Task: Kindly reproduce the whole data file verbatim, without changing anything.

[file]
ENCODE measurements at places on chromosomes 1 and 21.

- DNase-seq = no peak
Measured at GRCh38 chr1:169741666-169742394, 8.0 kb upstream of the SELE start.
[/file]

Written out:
ENCODE measurements at places on chromosomes 1 and 21.

- DNase-seq = no peak
Measured at GRCh38 chr1:169741666-169742394, 8.0 kb upstream of the SELE start.